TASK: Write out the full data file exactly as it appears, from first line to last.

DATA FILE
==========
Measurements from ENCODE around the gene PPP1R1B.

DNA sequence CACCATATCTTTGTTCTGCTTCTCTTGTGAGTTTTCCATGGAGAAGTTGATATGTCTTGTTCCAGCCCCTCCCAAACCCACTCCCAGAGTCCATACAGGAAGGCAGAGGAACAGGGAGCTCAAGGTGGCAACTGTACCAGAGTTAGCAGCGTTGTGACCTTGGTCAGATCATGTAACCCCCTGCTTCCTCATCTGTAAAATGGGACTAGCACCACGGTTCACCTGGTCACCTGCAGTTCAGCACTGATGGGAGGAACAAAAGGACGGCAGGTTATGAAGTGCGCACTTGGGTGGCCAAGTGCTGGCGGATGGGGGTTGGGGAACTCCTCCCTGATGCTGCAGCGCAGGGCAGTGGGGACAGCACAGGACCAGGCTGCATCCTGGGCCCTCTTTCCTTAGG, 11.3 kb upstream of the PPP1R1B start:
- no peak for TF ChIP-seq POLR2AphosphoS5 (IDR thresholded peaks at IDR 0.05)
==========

Measurements from ENCODE around the gene PPP1R1B.

DNA sequence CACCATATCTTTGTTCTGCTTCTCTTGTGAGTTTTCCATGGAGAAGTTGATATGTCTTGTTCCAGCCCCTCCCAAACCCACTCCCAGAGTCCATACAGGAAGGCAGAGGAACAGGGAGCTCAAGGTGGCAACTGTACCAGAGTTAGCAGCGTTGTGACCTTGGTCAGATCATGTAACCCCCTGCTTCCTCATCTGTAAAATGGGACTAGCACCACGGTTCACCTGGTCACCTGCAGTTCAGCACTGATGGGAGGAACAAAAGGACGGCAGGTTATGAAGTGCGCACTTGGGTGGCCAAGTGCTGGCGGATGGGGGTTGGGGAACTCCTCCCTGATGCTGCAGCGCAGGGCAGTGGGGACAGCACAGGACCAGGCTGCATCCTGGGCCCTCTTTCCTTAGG, 11.3 kb upstream of the PPP1R1B start:
- no peak for TF ChIP-seq POLR2AphosphoS5 (IDR thresholded peaks at IDR 0.05)